Earlier this summer I was given a copy of Dr. Thomas Seeley’s book Following the Wild Bees (here) and have been enjoying beelining during down time. In short, beelining is the practice (or sport) of catching bees, feeding them a delicious syrup, and convincing them to bring fellow foragers back for syrup while you follow their flight line to their hive.
While this is a traditional hive-hunting method for honey collection, it’s now a hobby and a means of surveying the wild bee population.
I built a beelining box from scrap lumber and a small sheet of acrylic and set off to (briefly) trap foraging bees.
Around the farm it’s silly to beeline (other than to practice technique) because I know where the bees are coming from — on the hill above the garden! At parks, though, it’s fair game.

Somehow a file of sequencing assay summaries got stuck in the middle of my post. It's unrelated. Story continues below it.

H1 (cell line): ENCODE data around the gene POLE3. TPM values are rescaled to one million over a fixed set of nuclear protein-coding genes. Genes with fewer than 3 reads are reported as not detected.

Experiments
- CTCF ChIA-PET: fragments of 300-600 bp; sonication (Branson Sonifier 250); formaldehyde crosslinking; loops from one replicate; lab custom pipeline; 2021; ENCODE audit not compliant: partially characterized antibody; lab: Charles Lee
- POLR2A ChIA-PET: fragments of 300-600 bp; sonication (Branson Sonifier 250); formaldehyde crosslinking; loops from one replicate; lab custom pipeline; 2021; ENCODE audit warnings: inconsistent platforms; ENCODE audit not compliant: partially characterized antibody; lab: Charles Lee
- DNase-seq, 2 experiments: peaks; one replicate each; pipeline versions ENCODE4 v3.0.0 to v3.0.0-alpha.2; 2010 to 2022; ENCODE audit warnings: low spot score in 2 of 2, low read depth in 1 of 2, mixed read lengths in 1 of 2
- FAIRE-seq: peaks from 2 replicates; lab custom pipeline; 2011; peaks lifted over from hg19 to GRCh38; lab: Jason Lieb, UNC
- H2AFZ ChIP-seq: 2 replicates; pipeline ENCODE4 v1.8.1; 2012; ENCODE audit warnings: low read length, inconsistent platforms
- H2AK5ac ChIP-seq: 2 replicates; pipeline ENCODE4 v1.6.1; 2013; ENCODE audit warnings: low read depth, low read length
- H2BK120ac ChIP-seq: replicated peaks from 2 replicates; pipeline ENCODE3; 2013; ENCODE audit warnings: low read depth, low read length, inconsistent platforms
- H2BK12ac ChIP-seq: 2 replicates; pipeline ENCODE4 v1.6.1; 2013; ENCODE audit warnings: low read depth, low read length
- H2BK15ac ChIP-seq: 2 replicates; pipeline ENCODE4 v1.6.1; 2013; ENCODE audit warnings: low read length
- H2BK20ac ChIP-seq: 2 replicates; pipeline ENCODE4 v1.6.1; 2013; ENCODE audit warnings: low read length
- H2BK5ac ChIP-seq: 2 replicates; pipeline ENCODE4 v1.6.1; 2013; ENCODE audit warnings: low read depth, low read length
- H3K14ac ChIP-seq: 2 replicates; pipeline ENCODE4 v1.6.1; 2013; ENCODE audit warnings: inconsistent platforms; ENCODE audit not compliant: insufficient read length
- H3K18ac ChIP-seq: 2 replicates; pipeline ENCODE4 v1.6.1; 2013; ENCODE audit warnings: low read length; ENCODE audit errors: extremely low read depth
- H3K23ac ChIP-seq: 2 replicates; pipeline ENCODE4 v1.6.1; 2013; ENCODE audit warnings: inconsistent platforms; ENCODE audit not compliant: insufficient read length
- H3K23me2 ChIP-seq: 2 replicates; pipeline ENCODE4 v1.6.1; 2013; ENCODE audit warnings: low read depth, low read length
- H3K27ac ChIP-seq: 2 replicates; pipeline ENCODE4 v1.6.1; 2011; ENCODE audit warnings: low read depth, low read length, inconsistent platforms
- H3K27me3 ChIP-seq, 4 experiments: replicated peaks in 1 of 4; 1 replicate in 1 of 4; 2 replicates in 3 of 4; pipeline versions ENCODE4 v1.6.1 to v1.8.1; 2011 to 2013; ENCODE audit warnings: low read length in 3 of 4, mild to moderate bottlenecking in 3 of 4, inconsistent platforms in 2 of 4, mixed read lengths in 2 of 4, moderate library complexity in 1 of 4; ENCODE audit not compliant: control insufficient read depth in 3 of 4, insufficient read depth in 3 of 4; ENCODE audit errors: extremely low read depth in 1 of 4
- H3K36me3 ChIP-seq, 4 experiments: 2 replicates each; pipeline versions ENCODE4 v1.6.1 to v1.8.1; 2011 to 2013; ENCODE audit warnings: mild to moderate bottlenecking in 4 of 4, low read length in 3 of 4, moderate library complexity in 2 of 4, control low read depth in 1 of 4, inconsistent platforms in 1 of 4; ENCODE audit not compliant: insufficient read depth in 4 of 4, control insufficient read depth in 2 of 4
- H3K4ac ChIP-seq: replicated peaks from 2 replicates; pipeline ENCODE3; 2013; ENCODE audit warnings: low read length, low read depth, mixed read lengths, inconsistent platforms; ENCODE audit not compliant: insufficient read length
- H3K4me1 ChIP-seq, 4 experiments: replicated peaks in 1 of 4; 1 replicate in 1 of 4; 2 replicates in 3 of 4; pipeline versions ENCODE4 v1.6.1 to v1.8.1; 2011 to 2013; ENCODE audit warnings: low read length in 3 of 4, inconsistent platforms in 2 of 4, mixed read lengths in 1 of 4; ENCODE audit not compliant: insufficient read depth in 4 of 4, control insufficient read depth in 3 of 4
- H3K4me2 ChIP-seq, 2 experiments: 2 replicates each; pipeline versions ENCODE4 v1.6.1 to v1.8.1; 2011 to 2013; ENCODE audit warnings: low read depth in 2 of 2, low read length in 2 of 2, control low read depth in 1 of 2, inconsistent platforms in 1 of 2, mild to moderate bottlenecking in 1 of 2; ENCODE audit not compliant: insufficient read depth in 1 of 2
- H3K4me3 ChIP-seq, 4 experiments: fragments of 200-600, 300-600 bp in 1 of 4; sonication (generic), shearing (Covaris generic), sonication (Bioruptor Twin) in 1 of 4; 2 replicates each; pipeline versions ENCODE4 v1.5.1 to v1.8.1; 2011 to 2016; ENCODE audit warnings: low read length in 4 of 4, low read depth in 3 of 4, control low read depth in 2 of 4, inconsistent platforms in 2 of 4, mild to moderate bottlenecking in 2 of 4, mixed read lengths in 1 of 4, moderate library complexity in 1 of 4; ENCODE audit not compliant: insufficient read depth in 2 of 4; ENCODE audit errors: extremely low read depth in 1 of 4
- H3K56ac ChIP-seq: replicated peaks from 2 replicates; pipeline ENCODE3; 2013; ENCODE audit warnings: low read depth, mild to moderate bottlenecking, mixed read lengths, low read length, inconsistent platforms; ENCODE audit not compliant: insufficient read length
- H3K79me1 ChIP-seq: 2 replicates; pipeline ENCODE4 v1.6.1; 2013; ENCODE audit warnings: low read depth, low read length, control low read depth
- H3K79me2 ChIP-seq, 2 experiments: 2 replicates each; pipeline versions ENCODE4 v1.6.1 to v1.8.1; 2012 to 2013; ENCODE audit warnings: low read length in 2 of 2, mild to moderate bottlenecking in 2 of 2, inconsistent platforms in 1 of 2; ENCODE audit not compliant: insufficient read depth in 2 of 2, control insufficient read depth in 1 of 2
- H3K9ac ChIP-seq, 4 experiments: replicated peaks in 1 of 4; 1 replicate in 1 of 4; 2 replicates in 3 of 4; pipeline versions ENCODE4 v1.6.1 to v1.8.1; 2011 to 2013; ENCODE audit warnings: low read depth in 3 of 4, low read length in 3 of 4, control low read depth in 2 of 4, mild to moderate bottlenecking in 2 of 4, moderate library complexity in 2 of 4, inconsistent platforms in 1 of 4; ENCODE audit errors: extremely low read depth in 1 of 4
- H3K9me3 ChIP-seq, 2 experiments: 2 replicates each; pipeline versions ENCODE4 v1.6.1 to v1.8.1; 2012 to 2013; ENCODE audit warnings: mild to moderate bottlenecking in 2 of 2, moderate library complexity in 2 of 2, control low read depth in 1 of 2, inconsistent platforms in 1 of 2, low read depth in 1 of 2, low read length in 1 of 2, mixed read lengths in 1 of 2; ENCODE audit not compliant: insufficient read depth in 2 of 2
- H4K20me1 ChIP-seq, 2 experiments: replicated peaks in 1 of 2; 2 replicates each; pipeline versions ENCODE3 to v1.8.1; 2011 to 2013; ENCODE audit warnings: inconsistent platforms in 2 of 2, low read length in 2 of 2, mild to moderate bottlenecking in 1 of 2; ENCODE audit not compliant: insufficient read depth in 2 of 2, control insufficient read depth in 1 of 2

I took a break from catching apis mellifera to gather up carpenter and bumble bees as well.
I’m thoroughly enjoying beelining and I’m learning a great deal about what pollinators are around. Much recommended!
A few links about Dr. Seeley & beelining:
Biography of Dr. Seeley: https://www.beeculture.com/tom-seeley/
Interview about his book on beelining: https://awaytogarden.com/beelining-in-search-of-wild-honey-bees-with-tom-seeley/
University or Arkansas extension article on beelining: https://www.uaex.edu/farm-ranch/special-programs/beekeeping/beeliner.aspx
Northwoods article with plans: https://northernwoodlands.org/articles/article/bee-lining-the-oldtimers-way-to-find-wild-beehives#prettyPhoto